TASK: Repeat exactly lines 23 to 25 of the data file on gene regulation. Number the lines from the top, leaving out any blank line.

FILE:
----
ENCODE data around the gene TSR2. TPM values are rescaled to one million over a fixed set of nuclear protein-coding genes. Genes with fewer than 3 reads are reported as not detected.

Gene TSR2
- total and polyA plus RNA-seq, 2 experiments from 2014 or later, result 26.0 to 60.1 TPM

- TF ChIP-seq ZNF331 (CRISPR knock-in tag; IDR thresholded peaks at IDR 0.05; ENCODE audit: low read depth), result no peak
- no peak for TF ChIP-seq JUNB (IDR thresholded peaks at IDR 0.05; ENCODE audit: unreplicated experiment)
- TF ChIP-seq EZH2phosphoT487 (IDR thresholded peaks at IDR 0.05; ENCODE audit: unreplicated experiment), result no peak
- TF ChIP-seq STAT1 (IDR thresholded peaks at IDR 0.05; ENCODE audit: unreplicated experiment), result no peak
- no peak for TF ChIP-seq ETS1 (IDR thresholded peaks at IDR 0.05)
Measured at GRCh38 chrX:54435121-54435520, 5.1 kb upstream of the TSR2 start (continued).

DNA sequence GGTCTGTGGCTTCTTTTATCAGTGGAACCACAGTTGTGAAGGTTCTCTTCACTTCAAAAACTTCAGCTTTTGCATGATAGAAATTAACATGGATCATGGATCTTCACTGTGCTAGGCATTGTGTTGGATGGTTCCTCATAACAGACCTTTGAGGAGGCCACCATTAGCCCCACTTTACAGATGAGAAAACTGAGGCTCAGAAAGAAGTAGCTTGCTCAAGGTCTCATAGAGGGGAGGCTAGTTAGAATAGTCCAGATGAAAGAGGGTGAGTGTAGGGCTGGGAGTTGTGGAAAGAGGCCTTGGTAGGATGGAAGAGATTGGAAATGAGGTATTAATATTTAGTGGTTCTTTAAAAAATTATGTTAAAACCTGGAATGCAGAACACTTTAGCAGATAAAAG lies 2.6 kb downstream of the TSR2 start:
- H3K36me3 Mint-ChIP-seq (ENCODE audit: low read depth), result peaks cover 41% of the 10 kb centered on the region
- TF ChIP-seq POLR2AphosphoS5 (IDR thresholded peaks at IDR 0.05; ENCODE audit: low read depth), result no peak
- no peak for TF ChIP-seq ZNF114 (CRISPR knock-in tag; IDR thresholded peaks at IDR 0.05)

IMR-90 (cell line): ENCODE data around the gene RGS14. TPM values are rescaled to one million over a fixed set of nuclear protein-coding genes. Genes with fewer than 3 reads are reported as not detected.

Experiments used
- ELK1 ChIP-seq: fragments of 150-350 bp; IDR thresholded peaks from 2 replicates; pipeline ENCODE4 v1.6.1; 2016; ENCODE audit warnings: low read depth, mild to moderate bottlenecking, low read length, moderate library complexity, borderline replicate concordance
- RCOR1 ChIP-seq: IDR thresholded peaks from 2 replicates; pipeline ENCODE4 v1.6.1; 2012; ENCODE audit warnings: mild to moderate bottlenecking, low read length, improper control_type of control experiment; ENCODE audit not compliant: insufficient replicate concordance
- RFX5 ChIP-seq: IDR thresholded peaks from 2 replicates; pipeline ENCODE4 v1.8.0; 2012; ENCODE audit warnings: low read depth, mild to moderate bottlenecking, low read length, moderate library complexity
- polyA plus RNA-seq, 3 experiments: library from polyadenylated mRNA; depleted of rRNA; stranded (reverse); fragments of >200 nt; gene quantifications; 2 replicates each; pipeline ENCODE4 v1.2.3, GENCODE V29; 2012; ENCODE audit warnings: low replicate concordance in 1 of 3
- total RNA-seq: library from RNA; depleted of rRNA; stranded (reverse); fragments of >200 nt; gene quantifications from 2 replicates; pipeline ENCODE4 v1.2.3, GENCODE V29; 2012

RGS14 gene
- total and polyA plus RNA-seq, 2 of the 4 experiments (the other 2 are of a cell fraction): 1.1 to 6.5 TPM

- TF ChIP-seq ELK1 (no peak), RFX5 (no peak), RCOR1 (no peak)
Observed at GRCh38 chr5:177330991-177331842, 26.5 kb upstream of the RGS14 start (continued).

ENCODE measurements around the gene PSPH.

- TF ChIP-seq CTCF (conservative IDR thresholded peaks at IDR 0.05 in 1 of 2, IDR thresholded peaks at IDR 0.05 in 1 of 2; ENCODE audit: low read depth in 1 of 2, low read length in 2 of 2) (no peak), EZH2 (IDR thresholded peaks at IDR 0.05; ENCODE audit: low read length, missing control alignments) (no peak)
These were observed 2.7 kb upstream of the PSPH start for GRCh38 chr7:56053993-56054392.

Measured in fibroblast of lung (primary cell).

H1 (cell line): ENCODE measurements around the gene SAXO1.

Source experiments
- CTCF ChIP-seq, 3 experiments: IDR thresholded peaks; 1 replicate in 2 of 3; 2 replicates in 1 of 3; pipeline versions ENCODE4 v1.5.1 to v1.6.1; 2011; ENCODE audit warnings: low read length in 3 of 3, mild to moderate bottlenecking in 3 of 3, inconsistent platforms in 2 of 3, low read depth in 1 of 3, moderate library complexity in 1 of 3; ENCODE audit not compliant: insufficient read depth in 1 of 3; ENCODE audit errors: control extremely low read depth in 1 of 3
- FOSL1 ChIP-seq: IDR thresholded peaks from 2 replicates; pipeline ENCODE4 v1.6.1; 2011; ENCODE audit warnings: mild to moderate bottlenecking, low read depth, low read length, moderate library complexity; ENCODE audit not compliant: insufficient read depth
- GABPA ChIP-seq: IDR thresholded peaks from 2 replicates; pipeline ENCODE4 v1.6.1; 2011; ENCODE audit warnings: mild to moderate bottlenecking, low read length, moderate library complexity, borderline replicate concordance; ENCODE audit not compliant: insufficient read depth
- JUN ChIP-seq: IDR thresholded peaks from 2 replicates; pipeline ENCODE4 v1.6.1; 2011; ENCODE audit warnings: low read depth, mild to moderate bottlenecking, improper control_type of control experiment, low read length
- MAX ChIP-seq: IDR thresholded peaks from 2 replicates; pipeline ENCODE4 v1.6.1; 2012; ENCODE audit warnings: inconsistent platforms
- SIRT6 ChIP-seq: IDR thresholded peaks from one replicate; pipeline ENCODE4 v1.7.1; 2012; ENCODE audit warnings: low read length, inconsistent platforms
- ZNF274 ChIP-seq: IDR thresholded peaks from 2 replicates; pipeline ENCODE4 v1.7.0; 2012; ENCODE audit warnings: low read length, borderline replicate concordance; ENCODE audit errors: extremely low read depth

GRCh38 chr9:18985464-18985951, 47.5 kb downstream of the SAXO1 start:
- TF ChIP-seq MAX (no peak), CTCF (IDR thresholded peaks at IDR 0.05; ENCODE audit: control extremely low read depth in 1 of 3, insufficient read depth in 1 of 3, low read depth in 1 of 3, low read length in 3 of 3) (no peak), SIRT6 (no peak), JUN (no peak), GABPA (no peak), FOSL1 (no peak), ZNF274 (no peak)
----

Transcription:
- TF ChIP-seq ELK1 (no peak), RFX5 (no peak), RCOR1 (no peak)
Observed at GRCh38 chr5:177330991-177331842, 26.5 kb upstream of the RGS14 start (continued).

ENCODE measurements around the gene PSPH.